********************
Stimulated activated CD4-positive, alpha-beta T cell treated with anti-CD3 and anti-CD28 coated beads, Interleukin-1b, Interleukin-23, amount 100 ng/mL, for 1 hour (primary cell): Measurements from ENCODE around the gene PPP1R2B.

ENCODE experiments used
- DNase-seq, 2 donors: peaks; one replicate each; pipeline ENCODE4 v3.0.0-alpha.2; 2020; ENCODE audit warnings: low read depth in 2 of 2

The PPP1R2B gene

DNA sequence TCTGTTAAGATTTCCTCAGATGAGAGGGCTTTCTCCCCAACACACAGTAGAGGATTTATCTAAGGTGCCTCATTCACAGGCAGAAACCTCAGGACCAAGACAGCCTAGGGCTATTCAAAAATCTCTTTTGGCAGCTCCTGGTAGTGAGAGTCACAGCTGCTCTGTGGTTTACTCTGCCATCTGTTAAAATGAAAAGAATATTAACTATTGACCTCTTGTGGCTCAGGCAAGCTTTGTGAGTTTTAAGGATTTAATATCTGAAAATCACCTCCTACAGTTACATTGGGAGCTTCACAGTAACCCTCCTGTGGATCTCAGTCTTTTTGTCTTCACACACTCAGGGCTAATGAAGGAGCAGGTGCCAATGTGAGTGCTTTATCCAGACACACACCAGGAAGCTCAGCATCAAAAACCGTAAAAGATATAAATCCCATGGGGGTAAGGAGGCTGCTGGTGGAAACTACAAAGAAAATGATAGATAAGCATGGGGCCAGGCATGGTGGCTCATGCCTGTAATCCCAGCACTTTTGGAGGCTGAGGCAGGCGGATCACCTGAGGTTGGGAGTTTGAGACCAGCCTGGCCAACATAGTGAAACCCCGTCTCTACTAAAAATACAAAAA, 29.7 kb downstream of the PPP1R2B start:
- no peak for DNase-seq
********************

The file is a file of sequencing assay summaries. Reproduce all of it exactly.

Stimulated activated CD4-positive, alpha-beta T cell treated with anti-CD3 and anti-CD28 coated beads, Interleukin-1b, Interleukin-23, amount 100 ng/mL, for 1 hour (primary cell): Measurements from ENCODE around the gene PPP1R2B.

ENCODE experiments used
- DNase-seq, 2 donors: peaks; one replicate each; pipeline ENCODE4 v3.0.0-alpha.2; 2020; ENCODE audit warnings: low read depth in 2 of 2

The PPP1R2B gene

DNA sequence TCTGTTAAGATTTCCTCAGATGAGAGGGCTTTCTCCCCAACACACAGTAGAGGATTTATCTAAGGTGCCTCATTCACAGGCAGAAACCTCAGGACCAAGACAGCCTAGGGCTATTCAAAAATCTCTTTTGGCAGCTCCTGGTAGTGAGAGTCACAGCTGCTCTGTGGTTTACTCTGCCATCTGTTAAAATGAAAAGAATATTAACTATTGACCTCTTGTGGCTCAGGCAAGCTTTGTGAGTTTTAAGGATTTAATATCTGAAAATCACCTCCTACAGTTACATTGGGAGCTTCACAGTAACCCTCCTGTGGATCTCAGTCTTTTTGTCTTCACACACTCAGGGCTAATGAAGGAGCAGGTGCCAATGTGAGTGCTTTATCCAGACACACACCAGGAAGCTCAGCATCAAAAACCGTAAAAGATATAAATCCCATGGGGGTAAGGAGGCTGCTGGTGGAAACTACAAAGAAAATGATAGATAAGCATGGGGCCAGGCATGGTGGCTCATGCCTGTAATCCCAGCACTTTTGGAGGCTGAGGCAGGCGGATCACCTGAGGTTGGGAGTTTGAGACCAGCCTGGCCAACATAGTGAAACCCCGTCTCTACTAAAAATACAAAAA, 29.7 kb downstream of the PPP1R2B start:
- no peak for DNase-seq